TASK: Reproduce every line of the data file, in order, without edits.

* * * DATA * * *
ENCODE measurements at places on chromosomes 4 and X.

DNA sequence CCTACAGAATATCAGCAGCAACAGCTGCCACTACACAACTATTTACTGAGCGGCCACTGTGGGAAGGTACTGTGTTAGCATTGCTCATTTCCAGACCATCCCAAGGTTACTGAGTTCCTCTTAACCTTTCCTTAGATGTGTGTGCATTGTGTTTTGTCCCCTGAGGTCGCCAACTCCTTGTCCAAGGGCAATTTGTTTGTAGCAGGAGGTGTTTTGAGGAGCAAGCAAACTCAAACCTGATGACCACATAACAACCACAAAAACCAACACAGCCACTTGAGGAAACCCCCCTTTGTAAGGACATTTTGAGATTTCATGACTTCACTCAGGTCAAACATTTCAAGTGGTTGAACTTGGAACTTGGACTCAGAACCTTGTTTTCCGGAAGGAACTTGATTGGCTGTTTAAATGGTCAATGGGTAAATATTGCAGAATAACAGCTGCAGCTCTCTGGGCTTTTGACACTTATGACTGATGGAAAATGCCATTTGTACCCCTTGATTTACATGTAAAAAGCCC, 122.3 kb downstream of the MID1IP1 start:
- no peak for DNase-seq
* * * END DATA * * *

ENCODE measurements at places on chromosomes 4 and X.

DNA sequence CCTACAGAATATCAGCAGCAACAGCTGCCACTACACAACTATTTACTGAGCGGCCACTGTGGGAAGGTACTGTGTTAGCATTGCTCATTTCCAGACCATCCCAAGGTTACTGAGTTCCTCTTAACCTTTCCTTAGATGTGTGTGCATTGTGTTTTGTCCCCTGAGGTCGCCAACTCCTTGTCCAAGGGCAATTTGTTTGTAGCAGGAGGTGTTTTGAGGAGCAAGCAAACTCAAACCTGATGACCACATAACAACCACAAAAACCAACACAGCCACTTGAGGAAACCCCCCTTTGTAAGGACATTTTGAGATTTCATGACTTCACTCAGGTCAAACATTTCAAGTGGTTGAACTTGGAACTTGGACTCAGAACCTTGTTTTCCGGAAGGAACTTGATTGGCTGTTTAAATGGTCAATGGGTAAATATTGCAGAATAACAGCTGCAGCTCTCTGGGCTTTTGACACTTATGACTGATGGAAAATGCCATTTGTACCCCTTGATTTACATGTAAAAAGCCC, 122.3 kb downstream of the MID1IP1 start:
- no peak for DNase-seq